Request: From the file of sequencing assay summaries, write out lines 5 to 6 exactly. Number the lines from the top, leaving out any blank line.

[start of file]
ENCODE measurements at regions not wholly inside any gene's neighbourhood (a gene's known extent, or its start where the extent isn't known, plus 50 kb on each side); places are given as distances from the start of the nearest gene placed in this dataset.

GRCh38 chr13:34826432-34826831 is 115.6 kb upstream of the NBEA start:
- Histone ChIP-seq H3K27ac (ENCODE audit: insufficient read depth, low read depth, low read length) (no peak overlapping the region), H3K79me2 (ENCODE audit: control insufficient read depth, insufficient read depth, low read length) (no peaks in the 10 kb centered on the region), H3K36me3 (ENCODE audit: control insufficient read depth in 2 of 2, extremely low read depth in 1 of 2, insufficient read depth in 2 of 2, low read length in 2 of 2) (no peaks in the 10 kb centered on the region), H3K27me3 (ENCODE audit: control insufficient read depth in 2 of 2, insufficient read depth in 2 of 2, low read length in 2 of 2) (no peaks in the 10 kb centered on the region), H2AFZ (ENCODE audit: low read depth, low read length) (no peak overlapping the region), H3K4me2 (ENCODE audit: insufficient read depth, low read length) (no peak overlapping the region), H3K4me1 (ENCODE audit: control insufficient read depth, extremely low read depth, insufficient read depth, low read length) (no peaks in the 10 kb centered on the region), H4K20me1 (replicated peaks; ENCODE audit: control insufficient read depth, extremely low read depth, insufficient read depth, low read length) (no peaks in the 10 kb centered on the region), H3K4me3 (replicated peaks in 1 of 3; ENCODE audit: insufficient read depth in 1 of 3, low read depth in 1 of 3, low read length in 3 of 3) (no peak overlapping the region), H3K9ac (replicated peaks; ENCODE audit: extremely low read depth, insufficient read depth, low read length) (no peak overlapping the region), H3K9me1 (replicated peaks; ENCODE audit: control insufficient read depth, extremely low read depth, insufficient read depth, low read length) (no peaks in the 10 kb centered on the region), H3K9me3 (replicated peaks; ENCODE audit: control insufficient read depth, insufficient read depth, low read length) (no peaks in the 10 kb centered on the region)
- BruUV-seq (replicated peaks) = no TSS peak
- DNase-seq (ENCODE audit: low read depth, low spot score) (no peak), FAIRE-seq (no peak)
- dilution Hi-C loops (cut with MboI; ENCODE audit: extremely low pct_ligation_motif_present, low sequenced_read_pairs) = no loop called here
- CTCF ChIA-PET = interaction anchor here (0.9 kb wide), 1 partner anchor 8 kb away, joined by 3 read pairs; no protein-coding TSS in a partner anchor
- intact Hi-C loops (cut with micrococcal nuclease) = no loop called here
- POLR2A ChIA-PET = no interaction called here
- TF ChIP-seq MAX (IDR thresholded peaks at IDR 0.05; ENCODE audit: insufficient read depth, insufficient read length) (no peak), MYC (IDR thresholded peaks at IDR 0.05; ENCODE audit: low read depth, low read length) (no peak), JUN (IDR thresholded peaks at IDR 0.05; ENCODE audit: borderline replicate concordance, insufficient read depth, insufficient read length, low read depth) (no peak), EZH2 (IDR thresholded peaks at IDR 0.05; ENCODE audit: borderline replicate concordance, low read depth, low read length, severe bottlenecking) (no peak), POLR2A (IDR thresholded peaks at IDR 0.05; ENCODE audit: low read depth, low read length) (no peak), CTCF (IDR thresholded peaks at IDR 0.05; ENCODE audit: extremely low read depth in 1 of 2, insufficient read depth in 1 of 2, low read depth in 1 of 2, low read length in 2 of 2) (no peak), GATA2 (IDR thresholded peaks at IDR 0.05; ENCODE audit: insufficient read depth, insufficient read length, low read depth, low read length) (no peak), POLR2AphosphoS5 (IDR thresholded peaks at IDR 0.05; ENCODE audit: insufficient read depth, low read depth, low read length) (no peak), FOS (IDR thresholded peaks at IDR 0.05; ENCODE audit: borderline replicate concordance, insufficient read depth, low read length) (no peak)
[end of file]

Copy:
- DNase-seq (ENCODE audit: low read depth, low spot score) (no peak), FAIRE-seq (no peak)
- dilution Hi-C loops (cut with MboI; ENCODE audit: extremely low pct_ligation_motif_present, low sequenced_read_pairs) = no loop called here